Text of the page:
Miharu Takizakura

Miharu Takizakura

Miharu is a small town in central Fukushima Prefecture. The town’s name means “three springs” and it is easy to see how it got such a name. With cherry, plum, and peach trees blossoming in spectacular displays every spring, it is almost as if spring has tripled! But the most famous of the trees in Miharu is the Miharu Takizakura tree, which is a nationally recognized Natural Monument.

Over ten centuries old, the beautiful Miharu Takizakura is a flowering cherry tree that spreads out in all directions and makes for a breathtaking vista. The cascading blankets of blossoms are how this tree got the name takizakura, or “waterfall cherry tree.” It is even one of the “three great cherry trees” of Japan (along with Usuzumizakura in Gifu and the Jindaizakura in Yamanashi Prefecture).

Miharu Takizakura sits in a sakura hollow in order to protect it from the elements while providing excellent drainage. The heavy boughs of the tree are supported by wooden beams and lend to its elegant form. The Miharu Takizakura begins blooming from mid-April. During the day the sight is whimsical, but visit in the evening and you’ll be treated to an almost haunting beauty as the tree is illuminated.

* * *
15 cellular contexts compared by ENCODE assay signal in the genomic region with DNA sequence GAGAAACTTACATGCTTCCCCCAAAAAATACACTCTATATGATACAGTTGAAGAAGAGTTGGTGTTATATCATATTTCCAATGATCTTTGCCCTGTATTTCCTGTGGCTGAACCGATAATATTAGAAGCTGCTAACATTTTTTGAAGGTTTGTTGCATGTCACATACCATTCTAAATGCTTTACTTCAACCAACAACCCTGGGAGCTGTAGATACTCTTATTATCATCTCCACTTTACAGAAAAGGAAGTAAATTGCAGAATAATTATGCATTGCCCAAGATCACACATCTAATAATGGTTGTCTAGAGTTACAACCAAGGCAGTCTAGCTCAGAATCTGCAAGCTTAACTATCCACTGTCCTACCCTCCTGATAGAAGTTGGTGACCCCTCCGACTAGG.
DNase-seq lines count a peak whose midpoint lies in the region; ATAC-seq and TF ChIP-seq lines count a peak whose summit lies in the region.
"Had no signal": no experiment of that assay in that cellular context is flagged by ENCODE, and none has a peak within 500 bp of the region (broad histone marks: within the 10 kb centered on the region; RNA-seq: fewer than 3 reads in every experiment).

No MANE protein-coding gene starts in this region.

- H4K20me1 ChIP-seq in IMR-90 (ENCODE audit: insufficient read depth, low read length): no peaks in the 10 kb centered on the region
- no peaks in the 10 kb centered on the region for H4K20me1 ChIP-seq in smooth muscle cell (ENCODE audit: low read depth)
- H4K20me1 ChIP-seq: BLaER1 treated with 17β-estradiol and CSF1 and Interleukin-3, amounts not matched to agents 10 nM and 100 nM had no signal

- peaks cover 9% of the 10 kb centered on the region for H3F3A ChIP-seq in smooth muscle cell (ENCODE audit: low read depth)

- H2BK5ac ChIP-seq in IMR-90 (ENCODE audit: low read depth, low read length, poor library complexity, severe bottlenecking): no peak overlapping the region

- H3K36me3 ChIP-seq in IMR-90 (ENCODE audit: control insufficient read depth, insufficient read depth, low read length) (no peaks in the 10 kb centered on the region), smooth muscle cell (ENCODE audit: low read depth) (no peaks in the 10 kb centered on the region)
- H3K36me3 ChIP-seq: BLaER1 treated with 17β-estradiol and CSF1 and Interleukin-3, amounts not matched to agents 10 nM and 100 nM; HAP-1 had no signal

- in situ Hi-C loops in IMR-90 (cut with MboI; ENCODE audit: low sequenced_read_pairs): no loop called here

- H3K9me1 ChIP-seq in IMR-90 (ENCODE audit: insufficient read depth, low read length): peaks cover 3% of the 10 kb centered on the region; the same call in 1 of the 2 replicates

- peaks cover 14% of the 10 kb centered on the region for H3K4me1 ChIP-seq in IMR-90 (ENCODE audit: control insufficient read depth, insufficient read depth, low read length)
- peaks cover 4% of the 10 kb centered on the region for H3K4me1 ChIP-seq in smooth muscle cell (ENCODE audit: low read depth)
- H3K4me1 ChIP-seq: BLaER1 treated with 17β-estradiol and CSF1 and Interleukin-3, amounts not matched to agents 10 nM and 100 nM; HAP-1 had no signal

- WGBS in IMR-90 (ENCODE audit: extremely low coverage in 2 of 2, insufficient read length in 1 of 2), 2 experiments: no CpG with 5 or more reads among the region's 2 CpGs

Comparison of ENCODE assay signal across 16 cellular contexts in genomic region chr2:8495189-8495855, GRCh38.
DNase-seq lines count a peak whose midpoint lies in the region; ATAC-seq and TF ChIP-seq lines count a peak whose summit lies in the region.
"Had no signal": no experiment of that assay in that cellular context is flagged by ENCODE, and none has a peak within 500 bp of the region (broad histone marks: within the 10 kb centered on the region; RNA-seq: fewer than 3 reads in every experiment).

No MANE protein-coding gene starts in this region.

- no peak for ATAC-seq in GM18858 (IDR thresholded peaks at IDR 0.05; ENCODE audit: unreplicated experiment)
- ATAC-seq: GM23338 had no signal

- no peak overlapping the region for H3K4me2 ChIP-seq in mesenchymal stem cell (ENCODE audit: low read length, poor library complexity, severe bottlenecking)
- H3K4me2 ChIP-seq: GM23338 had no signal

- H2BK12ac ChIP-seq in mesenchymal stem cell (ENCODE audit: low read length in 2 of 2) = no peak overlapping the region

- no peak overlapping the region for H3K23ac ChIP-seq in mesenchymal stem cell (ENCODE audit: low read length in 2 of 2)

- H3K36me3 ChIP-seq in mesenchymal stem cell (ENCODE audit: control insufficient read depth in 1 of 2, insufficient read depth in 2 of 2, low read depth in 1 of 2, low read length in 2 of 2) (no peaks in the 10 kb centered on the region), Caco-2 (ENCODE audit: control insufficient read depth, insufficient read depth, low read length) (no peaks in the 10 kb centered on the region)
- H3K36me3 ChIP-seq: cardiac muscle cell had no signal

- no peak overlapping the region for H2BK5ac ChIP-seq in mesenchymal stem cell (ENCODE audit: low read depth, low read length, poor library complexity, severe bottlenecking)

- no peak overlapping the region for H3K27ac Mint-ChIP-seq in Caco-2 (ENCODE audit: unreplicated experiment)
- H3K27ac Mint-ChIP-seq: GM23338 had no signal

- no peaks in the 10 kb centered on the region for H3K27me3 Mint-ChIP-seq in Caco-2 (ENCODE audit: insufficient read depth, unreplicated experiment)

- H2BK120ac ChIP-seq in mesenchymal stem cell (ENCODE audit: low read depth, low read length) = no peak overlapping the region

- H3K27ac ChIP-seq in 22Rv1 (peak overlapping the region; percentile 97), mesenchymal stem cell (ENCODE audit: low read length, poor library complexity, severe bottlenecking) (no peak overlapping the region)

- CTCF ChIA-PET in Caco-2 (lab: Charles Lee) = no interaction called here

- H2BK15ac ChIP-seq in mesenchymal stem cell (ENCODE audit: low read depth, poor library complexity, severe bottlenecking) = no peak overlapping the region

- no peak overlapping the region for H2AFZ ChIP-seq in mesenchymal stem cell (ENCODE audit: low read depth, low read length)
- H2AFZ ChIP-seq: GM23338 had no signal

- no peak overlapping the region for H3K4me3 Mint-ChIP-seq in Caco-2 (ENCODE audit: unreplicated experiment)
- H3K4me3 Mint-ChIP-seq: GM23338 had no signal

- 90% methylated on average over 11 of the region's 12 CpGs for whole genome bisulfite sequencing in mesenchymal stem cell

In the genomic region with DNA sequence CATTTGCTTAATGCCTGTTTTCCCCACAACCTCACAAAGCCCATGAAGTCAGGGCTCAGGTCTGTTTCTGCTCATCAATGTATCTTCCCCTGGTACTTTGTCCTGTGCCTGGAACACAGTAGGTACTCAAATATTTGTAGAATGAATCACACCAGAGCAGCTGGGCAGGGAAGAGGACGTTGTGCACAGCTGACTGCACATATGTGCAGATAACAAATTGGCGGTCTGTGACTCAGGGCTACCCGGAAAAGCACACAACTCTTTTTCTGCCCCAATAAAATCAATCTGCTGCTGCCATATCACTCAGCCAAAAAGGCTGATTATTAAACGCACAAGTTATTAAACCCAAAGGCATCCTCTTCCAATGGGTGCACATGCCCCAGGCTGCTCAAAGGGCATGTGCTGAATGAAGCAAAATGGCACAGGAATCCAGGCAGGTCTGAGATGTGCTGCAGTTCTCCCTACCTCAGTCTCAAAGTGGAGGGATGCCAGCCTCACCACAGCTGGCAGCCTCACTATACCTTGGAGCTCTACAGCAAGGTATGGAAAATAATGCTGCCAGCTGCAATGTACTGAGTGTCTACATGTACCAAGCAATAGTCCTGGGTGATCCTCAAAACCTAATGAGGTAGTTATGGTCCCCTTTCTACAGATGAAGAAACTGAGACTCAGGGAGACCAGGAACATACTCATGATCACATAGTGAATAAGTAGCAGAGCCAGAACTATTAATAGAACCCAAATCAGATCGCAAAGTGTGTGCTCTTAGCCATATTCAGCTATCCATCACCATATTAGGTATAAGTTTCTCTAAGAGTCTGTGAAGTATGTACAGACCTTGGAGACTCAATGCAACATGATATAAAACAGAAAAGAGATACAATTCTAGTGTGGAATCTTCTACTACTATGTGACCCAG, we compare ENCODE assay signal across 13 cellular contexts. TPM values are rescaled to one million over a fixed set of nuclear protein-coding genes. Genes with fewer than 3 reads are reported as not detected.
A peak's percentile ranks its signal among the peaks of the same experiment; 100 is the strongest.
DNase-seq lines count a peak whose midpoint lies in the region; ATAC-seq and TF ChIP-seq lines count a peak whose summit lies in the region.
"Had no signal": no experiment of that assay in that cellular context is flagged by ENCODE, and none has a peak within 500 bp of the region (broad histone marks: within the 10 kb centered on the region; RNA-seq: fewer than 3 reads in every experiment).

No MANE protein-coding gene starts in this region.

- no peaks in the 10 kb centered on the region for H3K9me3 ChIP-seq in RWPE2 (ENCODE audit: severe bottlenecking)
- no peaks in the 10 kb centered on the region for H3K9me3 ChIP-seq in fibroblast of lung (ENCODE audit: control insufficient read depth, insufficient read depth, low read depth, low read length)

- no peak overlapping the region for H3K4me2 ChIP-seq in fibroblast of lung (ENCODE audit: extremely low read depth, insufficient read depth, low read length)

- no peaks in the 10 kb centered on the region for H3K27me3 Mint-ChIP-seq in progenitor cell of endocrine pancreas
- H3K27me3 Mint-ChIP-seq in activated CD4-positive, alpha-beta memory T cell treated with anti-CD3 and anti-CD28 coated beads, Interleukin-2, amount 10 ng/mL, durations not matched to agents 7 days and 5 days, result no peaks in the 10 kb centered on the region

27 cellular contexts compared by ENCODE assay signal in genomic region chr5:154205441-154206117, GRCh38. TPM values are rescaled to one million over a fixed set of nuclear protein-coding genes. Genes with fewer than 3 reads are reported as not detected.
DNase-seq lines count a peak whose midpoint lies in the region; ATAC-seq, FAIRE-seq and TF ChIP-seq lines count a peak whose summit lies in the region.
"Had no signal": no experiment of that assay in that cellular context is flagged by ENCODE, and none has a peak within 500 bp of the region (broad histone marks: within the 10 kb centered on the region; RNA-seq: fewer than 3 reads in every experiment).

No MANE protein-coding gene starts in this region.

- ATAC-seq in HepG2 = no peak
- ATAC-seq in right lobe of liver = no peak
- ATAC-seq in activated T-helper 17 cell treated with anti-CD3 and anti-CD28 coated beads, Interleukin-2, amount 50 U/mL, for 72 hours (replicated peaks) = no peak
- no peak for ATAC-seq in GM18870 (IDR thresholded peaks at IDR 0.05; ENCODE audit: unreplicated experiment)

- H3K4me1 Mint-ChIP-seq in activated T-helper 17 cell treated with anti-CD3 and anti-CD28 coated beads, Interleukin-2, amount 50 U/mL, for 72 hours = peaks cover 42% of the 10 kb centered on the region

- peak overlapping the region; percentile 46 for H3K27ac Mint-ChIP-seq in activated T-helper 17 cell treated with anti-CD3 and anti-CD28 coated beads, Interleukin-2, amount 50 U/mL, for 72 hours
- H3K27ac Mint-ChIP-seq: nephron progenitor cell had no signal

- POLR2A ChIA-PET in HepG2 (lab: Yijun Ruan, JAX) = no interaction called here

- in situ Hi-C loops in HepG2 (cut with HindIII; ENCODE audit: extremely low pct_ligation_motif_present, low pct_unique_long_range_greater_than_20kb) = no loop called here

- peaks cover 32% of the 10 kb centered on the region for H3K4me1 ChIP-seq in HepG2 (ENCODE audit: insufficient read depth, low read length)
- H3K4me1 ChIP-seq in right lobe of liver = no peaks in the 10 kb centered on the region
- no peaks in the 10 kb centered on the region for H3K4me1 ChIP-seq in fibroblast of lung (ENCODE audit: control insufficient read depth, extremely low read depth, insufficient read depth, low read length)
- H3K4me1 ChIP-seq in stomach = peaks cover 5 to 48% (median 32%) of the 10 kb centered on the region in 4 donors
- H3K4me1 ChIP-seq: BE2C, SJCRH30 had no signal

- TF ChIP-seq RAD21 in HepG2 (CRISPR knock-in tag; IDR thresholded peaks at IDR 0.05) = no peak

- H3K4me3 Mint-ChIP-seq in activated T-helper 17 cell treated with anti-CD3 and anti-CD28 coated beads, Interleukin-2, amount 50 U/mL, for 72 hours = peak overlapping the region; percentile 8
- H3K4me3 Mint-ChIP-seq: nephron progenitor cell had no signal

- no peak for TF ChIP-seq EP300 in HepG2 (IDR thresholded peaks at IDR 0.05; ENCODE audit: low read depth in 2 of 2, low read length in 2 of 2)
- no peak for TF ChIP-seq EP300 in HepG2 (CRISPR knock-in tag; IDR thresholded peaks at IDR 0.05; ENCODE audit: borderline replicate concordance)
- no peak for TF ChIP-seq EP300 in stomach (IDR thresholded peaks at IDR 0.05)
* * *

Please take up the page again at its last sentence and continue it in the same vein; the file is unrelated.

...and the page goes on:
Aside from this huge cherry tree (over 12 meters tall and 18 to 22 meters in spread), the area is also blessed with various wildflowers, including cherry and rapeseed flowers. But, of course, the Miharu Takizakura is what the annual 200,000 visitors are there to see. The view from the base of the sakura is considered to be the most beautiful and the Miharu Takizakura often ranks as the best sakura tree in all of Japan.